Dealing with technical debt
Technical debt is just a fancy way of saying that something will bite you in the ass in the long term. However, in every project this is something very real that every Lead Developer has to deal with almost in a daily basis.
Here I’ll try to describe on how to avoid it it, or at least identify it as soon as possible so you can plan ahead.
First of all, if we’re talking about technical debt, there’s something that you can be sure, you’ll have to pay it in the future, in one way or another. However I’m not here to say that this is something that should be avoided at all costs. It’s not! There’s some really good reasons to accept some form of technical debt. Maybe there’s a deadline, or the dreadfull marketing team made some promisses that you’ll have to deal with. Or worst of all, management just made some crazy demands that you have to follow. These are just some examples. There’s many more, but I think these everyone can relate to.
With this in mind you should always accept some form of technical debt with a deadline in mind, but if you do so, make sure you have a backup plan to fix it in the future. This is how you balance business and your codebase. Never ever, accept technical debt without a backup plan on how to solve it in the future.
I’m going to quote Martin Fowler here:
If you have this kind of exponential relationship, then if you do it more frequently, you can drastically reduce the pain. And this is what happens with Continuous Integration - by integrating every day, the pain of integration almost vanishes. It did hurt, so you did it more often, and now it no longer hurts. - In Frequency Reduces Difficulty
What I mean is, managing technical debt is something that you’ll learn to do once you start acknowledge is that this is something that you do often. What normally tends to happen is that us, Lead Developers are quite good at identifying these technical debts, however we tend to slack on solve them. Sure this might be ok on smaller projects, where you just have to be sure to avoid them on the next project. But what about big projects? That is just something that you can’t avoid, that will probably mean that somewhere in the future you’ll have a very dificult conversation with management saying that your app needs a complet re-write. I know! I’ve been there and it’s not pleasent.
How to better understand your codebase so you can identify your technical debt easly?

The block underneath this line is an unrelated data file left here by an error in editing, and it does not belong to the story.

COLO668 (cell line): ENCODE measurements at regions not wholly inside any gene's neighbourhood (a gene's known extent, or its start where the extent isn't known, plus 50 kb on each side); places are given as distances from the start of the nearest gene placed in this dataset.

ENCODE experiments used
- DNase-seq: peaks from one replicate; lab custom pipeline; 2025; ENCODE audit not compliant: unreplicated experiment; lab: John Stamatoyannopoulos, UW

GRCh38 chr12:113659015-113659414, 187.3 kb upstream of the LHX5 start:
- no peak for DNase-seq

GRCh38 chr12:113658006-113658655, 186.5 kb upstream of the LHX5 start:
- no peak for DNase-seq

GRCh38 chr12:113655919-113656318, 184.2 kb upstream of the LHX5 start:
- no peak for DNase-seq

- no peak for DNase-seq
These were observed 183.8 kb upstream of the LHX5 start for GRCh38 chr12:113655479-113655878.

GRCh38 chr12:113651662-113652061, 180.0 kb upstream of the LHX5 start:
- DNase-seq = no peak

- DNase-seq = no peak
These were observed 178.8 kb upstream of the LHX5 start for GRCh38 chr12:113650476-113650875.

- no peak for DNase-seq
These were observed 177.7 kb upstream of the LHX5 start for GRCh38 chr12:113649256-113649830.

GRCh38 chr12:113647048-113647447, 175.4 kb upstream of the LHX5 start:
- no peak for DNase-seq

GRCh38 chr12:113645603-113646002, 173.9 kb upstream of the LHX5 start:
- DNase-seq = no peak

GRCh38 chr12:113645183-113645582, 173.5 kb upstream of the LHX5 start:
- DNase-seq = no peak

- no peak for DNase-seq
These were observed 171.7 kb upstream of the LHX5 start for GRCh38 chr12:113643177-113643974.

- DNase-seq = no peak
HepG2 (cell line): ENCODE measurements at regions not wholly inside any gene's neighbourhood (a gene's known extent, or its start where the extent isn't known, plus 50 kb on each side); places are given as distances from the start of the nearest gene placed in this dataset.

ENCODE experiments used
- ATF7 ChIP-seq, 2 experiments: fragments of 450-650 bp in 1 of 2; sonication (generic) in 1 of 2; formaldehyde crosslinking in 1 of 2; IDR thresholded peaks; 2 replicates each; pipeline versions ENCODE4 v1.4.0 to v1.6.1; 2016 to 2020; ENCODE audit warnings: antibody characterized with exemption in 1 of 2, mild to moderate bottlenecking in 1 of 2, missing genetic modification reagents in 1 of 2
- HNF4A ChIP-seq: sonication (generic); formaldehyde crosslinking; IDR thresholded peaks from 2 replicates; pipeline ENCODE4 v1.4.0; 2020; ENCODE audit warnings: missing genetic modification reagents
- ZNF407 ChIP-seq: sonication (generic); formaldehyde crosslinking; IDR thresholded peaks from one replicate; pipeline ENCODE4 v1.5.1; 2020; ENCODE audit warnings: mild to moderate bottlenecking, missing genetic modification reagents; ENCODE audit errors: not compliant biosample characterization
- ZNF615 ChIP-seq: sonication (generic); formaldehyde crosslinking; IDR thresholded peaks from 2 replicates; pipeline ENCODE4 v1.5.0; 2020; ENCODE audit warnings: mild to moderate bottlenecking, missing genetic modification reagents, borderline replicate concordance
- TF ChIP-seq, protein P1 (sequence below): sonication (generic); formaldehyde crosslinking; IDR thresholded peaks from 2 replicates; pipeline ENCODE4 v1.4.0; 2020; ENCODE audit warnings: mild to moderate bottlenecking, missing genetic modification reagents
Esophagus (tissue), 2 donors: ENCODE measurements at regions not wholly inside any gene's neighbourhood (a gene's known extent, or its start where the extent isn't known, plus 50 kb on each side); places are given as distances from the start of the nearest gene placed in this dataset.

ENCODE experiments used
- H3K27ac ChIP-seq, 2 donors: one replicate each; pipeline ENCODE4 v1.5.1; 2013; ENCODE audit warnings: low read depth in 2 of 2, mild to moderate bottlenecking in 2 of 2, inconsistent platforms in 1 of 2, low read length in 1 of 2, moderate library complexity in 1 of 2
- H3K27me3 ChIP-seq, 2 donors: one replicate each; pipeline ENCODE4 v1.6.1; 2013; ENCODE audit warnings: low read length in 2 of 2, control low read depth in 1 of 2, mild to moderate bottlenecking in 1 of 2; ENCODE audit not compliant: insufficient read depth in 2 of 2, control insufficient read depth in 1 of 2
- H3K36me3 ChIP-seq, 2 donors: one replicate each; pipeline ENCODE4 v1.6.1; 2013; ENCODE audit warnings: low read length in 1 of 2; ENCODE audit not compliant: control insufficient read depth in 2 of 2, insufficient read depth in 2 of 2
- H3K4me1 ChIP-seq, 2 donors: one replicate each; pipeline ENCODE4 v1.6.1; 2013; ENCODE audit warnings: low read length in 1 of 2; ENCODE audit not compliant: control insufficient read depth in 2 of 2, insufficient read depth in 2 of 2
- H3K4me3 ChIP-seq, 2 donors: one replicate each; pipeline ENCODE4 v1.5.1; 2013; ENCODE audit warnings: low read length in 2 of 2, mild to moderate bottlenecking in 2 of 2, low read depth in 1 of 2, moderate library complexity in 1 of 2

First you need to check your version control often. Try and see how your developers interact with your code. See what part of your code is being used most of the time. With this you can identify these key areas:
Hotspots = where most developers are working
Refactoring targets = prioritize change
Change coupling = implicit change in patters
Code biomarkers = aim to indicate specific properties at very low code base
Then you should ask yourself the following questions:
Where should we focus improvements?
Where are the risk areas?
Is team productivity a problem?
When you answer those questions, then there’s time for the walk of shame and start paying your debt.
You have many options here and you should pick the one that aplies to your case.
You can allocate more time into the development of said feature and that might solve it because this were rushed. This can be done by making a that a team priority and thats what everyone will be doing until things are solved.
Another way of paying it is actually making a rulle of having a technical debt day per week or month, were you pick days where everyone in the team will do it.
You can just choose to educate your team about it, this can be an option with just small debts in small projects, otherwise education can only go so far.
Should definetly have a talk with management and marketing about it so in the future deadlines wont afect the project as much.
There’s only one thing that you might be tempted to do, but maybe it’s not really an answer. Hire more developers. This seems like a great idea at first, but sometimes you want to solve these issues with your team before bringing more people into the mix.